At an interval we could configure, eHealth polled our network devices to collect status and health data. eHealth then used a patented set of highly complex algorithms to know which part of the network was failing or was likely to fail soon. This predictive analysis feature is a godsend for organizations that can little afford network downtime and that want to proactively stay ahead of potential network problems.

When eHealth detected a threshold breach that we created, it sent us e-mail and paged us. If we ignored the initial alerts, it escalated matters by e-mailing and paging a second tier of people. Alerts can be triggered for hard outages such as loss of communication with a device or when, for example, a WAN link exceeds a threshold because network utilization is higher than, say, 75%.

We could express quite complex thresholds with eHealth, which used CA’s Time-Over-Threshold (TOT) or Deviation-From-Normal (DFN) algorithms to keep false alarms to a minimum. We could specify that we wanted to be alerted if network utilization exceeded a threshold even once, or we could specify that we wanted to be alerted only if high network utilization persisted for a specified period of time.

eHealth’s dashboard display provided real-time status information for the network. eHealth also has a central console user interface that graphically depicts the entire network or any portion of it. Clicking on a yellow (minor alert) or red (major alert) network device drills down through eHealth’s data to reveal the nature of a problem as well as details about the problem. We liked that we could generate instant reports to help document the problem.

eHealth’s reports are informative, easy to understand and easy to produce. We used its reports to help troubleshoot problems, identify unusual network behavior for future investigation, document service level agreement (SLA) compliance and identify trends for capacity-planning purposes. Through the simple-to-use reports interface, we could select the network elements or groups of elements we wished to document, specify a chart type (Line, Bar, Stacked Line, etc.) and choose a calendar window such as “Today” or “Previous 7 Days.” We could also set up custom date and time ranges for our reports.

eHealth’s At-a-Glance Reports were our first line of defense when we needed to document a problem so we could collaboratively share the nature of the problem with other network engineers. At-a-Glance Reports provide a high-level, quick view of key data, including network utilization, server utilization (CPU, memory or hard disk), the identity of a failed application and network connectivity errors.

We found eHealth’s Trend Reports made quick work of capacity planning chores. For all or any part of the network and for whatever time period we wished, we could configure and schedule reports that showed exactly the device, computer, application or network behaviors we wanted to document. We used these reports initially to produce a baseline of the network. Then, over time, we used these reports’ graphs and charts to precisely identify utilization trends that revealed the upgrades we should plan for. We also set up a number of tabular reports to document uptime and availability as well as provide utilization statistics for billing (chargeback) purposes.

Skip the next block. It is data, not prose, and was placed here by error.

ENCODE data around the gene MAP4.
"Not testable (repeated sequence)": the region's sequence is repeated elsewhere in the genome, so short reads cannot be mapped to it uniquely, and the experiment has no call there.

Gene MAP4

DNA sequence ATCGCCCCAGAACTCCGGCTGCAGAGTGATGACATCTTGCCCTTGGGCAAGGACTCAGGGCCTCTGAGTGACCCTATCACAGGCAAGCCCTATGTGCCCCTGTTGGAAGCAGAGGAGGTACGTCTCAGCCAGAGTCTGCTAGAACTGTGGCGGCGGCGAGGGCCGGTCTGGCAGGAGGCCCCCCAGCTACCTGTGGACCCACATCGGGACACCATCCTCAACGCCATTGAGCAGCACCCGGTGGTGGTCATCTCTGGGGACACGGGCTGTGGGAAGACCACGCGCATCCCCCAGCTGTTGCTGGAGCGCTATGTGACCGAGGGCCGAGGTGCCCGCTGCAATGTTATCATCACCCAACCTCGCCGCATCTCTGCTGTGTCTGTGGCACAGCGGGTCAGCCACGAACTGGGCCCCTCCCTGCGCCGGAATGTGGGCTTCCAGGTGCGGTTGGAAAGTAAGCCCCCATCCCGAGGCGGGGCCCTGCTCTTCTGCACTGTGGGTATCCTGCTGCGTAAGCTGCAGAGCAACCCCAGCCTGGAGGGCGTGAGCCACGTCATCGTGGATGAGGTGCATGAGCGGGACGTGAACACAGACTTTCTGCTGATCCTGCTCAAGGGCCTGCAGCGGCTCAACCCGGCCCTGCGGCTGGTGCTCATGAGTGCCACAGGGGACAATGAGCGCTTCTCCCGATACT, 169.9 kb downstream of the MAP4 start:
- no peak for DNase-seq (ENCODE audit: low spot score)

We particularly liked eHealth’s report customization features, which let us produce, for example, trend reports for a specific user group and/or specific set of network resources, such as databases.

Impressively, CA includes more than 5,000 MIBs in eHealth.

eHealth and NetQoS ReporterAnalyzer run on Windows Server 2003 and Solaris.

All three of these network managers – IBM Tivoli Netcool/OMNIbus and Tivoli Network Manager IP Edition, CA eHealth and CA NetQoS ReporterAnalyzer and HP Automated Network Management Suite – are top-of-the-line, mature and highly capable tools for ensuring maximum availability, uptime and performance.

Net Results

IBM Tivoli Netcool/OMNIbus and Network Manager 8.2
IBM Corporation
Software Group
Route 100
Somers, NY 10589
Starts at $18,000
Pros: handles tens of millions of events per day; quickly and accurately distills root causes
Cons: browser-based user interface was somewhat cumbersome and not as responsive as we’d have liked

CA eHealth and NetQoS ReporterAnalyzer 6.2
CA Technologies
One CA Plaza
Islandia, NY 11749
Starts at $50,000
Pros: supports myriads of diverse device types; does predictive performance analysis; offers a wealth of useful reports
Cons: higher than expected consumption of computing resources

HP Automated Network Management Suite 9.10
Hewlett-Packard Company
3000 Hanover Street
Palo Alto, CA 94304
NNMi starts at $3,000
Pros: its modularity, its ability to monitor service level compliance and its automation of many daily tasks
Cons: None

Testbed and Methodology
We evaluated each product in several different areas: Discovery and enumeration of devices and computers, support for a variety of device manufacturers and device types, global directory integration, graphical depiction of the network, monitoring of network node status (availability), performance and health, alerts and notifications when network problems occur, automated corrective actions, maintenance of trouble tickets (or integration with a help desk tool), support for virtualized environments and the production of useful, informative reports. In particular, we wanted these reports to establish baselines, show available and unavailable devices, log device availability histories, identify trends and help us spot conditions that could result in future network problems.

Our test environment consisted of six routed Fast Ethernet subnet domains that have T1, T3 and DSL links to the Internet. We installed the network monitoring software’s server component(s) on a 4-way HP Proliant computer alternately running Windows 2008 Server and Windows 2003 Server. The 50 client computers on our network were a mix of Windows XP, Windows 2003, Windows 2008, Windows 7, Windows Vista, Red Hat Linux and Macintosh platforms. Relational databases on the network were Oracle, Sybase Adaptive Server and Microsoft SQL Server. Web servers on the network were Internet Information Server (IIS) and Apache.

Copyright (c) 2012 Network Testing Labs